Dublin Bay: Na­ture and His­tory

Irish Independent - Weekend Review - - FRONT PAGE -

Richard Nairn, David Jef­frey and Rob Good­body

Collins Press, hard­back, 312 pages, €24.99

Dublin was a very dif­fer­ent place at the start of the 19th cen­tury from the thriv­ing cap­i­tal city we know today. Dublin Port and Dún Laoghaire Har­bour had not yet been built. There was no Bull Wall, and no Bull Is­land. The rail­way along the south coast did not ex­ist, and the city’s coast­line was dot­ted with farm­land and small vil­lages, in­clud­ing Clon­tarf and Sandy­mount.

Dublin Bay: Na­ture and His­tory notes that most of the phys­i­cal changes which have oc­curred are man-made, and it is mankind — or the ef­fect hu­man­ity is hav­ing on the nat­u­ral en­vi­ron­ment — that will largely shape its fu­ture.

Cli­mate change will likely re­sult in sea lev­els be­ing at least one me­tre higher in 2100 than today, leav­ing some 350 sq km of Ir­ish cities vul­ner­a­ble, it warns.

In Dublin, eco­nomic dam­ages re­lat­ing to prop­erty-in­sur­ance claims could be in the re­gion of €339m as res­i­den­tial ar­eas are flooded and liveli­hoods de­stroyed. And apart from the dam­age to prop­erty, there will be “great changes” in the bay’s nat­u­ral habi­tats, with “large parts” likely to be lost, in­clud­ing sands and mud­flats which have sur­vived for cen­turies along­side ur­ban devel­op­ment, and with a dev­as­tat­ing im­pact on wildlife in­clud­ing the loss of rare orchid species and win­ter­ing birds.

“Cen­tral govern­ment and the lo­cal au­thor­i­ties need to agree on the best ap­proach to adopt, to avoid the worst ef­fects of cli­mate change im­pacts on coasts,” it says.

“It (Dublin Bay) is… a frag­ile place, eas­ily dam­aged by in­ap­pro­pri­ate devel­op­ment, mis­man­age­ment or ne­glect. The bay needs to be man­aged in a sus­tain­able way so that it can go on pro­vid­ing the es­sen­tial func­tions of sea within a city.”

Writ­ten by en­vi­ron­men­tal con­sul­tant Richard Nairn, Emer­i­tus Pro­fes­sor of Bi­ol­ogy at Trin­ity Col­lege Dublin; David Jef­frey, and ge­og­ra­pher and plan­ner Rob Good­body, Dublin Bay: Na­ture and His­tory tells the story of how Dublin de­vel­oped from when Vik­ings beached their long­ships in the 9th cen­tury to today.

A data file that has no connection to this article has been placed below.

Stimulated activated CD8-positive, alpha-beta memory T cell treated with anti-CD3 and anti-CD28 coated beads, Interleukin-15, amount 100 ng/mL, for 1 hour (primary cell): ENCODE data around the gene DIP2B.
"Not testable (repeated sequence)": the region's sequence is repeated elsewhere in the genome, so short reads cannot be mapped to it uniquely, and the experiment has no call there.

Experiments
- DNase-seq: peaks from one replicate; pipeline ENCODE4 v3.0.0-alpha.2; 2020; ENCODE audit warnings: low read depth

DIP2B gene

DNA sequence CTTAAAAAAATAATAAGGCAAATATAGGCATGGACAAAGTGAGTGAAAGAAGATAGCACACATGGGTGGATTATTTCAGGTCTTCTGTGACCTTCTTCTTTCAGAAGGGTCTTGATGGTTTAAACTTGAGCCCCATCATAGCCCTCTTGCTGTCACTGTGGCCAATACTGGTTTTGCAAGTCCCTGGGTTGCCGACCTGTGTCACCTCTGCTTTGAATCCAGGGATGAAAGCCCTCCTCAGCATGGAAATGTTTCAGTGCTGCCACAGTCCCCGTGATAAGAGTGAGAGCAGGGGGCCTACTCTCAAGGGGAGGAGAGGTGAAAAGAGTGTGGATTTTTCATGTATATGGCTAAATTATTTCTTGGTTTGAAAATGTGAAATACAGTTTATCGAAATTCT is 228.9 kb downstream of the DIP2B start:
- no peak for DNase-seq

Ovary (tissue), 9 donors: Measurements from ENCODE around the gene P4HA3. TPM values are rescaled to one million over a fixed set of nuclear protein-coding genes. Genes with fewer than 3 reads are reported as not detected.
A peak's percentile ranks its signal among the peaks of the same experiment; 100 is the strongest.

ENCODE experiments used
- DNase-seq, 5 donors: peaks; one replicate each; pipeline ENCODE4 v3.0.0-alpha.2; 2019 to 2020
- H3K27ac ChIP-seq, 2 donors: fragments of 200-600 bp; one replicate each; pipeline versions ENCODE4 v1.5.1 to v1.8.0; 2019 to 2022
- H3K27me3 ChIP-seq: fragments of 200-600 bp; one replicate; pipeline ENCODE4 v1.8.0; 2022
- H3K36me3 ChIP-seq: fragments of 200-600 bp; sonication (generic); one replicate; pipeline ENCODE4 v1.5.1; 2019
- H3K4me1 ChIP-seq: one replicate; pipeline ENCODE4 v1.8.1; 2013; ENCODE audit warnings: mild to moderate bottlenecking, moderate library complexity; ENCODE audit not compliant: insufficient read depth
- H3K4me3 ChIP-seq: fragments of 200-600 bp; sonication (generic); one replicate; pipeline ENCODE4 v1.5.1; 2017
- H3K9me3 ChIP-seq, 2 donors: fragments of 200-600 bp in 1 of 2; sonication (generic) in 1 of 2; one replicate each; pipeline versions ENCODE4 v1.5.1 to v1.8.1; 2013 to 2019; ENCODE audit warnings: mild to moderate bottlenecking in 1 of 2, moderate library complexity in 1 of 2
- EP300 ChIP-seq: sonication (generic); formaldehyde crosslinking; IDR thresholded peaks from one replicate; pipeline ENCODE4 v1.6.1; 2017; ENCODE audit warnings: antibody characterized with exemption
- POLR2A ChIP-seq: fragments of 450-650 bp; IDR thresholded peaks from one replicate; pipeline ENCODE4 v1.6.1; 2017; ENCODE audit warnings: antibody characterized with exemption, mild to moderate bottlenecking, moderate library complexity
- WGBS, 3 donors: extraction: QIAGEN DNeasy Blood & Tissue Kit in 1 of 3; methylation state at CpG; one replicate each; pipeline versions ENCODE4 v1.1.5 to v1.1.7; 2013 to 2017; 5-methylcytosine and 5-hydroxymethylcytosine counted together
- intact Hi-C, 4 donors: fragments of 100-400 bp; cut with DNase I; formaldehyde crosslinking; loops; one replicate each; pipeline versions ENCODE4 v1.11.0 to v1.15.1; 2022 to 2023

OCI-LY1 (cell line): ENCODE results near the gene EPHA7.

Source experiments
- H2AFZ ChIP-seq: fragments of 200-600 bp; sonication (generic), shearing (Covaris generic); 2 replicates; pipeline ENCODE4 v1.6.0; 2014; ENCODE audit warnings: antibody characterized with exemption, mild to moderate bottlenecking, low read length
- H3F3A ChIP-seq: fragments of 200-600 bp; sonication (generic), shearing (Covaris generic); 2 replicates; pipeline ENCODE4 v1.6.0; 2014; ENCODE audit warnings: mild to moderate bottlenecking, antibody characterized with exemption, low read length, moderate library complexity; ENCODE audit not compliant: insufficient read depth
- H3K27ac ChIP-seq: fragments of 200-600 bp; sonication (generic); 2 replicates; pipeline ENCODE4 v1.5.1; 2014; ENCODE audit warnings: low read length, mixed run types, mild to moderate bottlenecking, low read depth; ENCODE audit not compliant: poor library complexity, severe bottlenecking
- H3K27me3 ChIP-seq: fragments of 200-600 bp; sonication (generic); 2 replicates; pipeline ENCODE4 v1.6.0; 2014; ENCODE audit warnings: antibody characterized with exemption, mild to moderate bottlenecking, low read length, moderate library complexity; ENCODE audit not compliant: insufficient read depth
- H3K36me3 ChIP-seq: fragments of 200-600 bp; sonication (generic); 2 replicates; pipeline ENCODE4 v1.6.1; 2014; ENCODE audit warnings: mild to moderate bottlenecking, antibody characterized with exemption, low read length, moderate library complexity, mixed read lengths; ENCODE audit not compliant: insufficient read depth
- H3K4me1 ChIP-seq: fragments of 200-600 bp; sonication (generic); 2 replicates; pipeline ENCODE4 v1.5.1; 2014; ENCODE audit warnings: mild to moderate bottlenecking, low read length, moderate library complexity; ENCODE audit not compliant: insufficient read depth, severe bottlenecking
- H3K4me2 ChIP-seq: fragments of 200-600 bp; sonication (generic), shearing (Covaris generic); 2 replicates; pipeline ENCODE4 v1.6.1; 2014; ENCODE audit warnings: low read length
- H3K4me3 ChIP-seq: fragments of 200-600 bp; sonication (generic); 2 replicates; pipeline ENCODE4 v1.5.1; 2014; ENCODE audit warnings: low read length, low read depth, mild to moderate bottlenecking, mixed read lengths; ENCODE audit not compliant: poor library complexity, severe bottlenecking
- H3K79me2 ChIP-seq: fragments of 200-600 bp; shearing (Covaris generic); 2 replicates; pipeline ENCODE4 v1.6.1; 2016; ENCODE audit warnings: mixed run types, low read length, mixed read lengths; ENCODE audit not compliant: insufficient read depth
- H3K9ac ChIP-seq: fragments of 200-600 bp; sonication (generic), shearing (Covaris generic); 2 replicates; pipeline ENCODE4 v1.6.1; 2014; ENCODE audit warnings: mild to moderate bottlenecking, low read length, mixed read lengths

It’s a rich story, full of colour, with the book not­ing that in the midst of the cap­i­tal’s hu­man ac­tiv­ity which drives the Ir­ish econ­omy, the bay con­tains some of the best ex­am­ples of sand flats, dunes, salt­marsh and off­shore sand­banks in the State, is home to mil­lions of shell­fish, worms, crus­taceans

PAUL MELIA on a fas­ci­nat­ing book which looks at the bay’s his­tory, its rich ta­pes­try of wildlife and ar­gues con­vinc­ingly that we must act to pro­tect the city and this frag­ile ecosys­tem

and other crea­tures, is vis­ited by great flocks of mi­gra­tory birds ar­riv­ing from Arc­tic Canada and trop­i­cal Africa while seals, por­poises and dol­phins are in abun­dance, with whales oc­ca­sion­ally vis­it­ing.

And it’s huge — some 296 sq km, with the shore­line mea­sur­ing 65km from Dalkey to the Howth penin­sula, in­clud­ing the Lif­fey banks to Heuston. While it oc­ca­sion­ally suf­fers from a While most of the phys­i­cal changes to the city over the last 1,000 years have been pos­i­tive, only through good for­tune and pub­lic op­po­si­tion have some pro­jects been avoided.